Everyday Politics of Life & Culture in Africa

Michael Schatzberg (photo by Meagan Doll)


After 40 years of dedicated work, Michael Schatzberg, professor of Political Science and African Cultural Studies, announced his retirement at the end of the Spring 2018 semester. On October 13, 2018, the African Studies Program, the Department of African Cultural Studies, and the Department of Political Science will host a symposium, titled “Everyday Politics of Life and Culture in Africa,” featuring scholars influenced by Professor Schatzberg’s career and work. All symposium sessions will take place at the Fluno Conference and Event Center, located at 601 University Avenue, Madison, Wisconsin.

The event will begin with opening remarks at 10:00AM and a lecture titled, “Thoughts on Political Culture in Africa,” by keynote speaker Georges Nzongola-Ntalaja from the University of North Carolina at Chapel Hill. Session I will start at 11:00AM featuring Jeffrey W. Paller of the University of San Francisco, Brandon Kendhammer of Ohio University, and Rachel DeMotts of the University of Puget Sound. Session II begins at 2:00PM, featuring Timothy Longman of Boston University, Teju Olaniyan of the University of Wisconsin-Madison, Emily Callaci of the University of Wisconsin-Madison, and Aili Tripp of the University of Wisconsin-Madison.


Emily Callaci, “Popular Culture as Archives: Lessons from Michael Schatzberg’s Methodology”
Callaci is an Associate Professor of History at the University of Wisconsin-Madison. Her interests include urban history, popular culture, gender, sexuality and reproductive politics. Her first book, Street Archives and City Life: Popular Intellectuals in Postcolonial Tanzania, explores urban migration and cultural politics in the city of Dar es Salaam during Tanzania’s socialist era, from 1967 through 1985. Her work has appeared in the Journal of African History and Urban History. Building on her work on urban cultural and sexual politics in Africa in the 1960s and 1970s, she has begun preliminary research for a second project on the transnational history of the family planning movement in Africa.

Rachel DeMotts, “Crafting Livelihoods: The Everyday Practice of Weaving in Botswana and Namibia”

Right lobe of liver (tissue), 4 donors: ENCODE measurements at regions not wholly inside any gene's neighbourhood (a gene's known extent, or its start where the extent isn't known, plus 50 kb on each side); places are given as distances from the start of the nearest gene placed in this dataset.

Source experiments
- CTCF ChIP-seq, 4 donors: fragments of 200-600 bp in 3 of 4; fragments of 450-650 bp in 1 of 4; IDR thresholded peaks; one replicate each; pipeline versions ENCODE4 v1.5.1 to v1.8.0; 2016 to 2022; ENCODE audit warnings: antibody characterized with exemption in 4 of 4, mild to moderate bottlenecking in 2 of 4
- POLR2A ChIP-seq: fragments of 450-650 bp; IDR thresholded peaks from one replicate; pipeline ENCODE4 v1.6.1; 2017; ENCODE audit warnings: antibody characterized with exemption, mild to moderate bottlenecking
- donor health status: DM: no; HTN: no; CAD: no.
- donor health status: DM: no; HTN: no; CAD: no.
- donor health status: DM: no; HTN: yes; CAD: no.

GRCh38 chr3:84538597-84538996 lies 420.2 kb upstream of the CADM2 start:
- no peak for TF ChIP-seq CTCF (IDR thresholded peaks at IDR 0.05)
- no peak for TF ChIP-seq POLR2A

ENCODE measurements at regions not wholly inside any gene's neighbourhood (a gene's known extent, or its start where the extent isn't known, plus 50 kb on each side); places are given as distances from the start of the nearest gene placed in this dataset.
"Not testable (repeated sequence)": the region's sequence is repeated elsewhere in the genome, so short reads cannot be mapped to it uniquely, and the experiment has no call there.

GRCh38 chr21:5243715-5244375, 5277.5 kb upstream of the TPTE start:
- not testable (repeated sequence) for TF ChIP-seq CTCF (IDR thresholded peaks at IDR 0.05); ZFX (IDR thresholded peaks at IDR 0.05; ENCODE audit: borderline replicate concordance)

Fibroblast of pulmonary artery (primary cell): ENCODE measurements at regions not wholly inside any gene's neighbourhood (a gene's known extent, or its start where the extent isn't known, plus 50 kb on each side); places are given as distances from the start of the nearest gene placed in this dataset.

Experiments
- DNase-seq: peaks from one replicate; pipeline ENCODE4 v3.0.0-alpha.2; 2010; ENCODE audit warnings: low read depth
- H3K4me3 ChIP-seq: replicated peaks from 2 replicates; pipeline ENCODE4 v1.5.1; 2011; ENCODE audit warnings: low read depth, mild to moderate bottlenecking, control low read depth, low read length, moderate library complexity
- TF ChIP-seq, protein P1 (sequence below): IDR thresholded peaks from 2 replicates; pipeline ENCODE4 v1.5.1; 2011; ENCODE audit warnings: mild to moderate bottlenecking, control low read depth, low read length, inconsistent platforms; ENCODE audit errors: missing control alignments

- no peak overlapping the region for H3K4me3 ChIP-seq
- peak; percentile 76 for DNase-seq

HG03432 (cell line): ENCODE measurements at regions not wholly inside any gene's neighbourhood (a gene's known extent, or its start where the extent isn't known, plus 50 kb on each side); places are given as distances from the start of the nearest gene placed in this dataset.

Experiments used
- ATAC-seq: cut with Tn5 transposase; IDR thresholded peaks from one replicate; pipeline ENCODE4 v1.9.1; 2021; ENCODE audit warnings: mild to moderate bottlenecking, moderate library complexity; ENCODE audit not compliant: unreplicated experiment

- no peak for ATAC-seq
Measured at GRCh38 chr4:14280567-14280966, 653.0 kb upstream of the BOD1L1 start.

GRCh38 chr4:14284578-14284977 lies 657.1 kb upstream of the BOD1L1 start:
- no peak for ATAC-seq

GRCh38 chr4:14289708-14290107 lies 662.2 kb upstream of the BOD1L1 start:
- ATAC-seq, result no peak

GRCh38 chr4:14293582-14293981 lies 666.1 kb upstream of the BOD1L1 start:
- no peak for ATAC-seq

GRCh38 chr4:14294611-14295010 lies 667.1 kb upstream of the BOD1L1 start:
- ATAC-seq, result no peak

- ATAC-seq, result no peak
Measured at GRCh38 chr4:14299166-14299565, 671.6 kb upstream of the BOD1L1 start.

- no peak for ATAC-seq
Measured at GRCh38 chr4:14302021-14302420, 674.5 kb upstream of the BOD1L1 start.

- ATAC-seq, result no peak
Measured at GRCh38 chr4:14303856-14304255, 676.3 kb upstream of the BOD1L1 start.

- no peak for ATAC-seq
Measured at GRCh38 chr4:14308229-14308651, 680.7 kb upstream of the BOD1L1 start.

DeMotts is a Professor and Director of the Environmental Policy and Decision-Making Program and the University of Puget Sound. Her teaching and research interests lie in the environmental politics of sub-Saharan Africa. She studies the ways in which people participate in and are affected by conservation, including human-wildlife conflict, peace parks and transfrontier protected areas, livelihood impacts of tourism, community-based conservation, and gendered differences in natural resource access and use. Professor DeMotts has worked and lived in Botswana, Namibia, South Africa, and Mozambique, conducting research and cooperating with local environmental and human rights organizations that focus on trying to ensure that local residents benefit from parks and tourism. She teaches classes in both Politics and Government and the Environmental Policy and Decision-Making Program, including Africa-specific courses and Global Environmental Politics.

Brandon Kendhammer, “Islam and the Politics of Everyday Political Thought in Northern Nigeria”
Kendhammer is an Associate Professor of Political Science and director of the International Development Studies Program at Ohio University. He holds a B.A. in French and political science from Coe College and a Ph.D. in political science from the University of Wisconsin-Madison. His research and teaching interests are in the area of Nigerian politics, political Islam, and ethnic politics. His book, Muslims Talking Politics: Islam, Democracy, and Law in Northern Nigeria (University of Chicago Press, 2016), explores the emergence of popular demands for the expansion of Islamic law in new Muslim-majority democracies, while his most recent work focuses on the perils of ethno-religious powersharing in uncertain African democracies. He is also co-authoring a short history of the Boko Haram crisis. Dr. Kendhammer has lived and conducted research in Cameroon and Nigeria and was a Fulbright Fellow in Nigeria in 2007-08, based at Usmanu Danfodiyo University in Sokoto. His work has appeared in many academic journals, including Comparative Politics, Journal of Human Rights, and Ethnopolitics. He is also the co-author of a USAID-funded report on countering Boko Haram’s violent extremism in northern Nigeria, and speaks regularly on this subject to government and international media.

Tim Longman, “Political Legitimacy in Africa Today: Are Father, Family, and Food Still the Dominant Images?”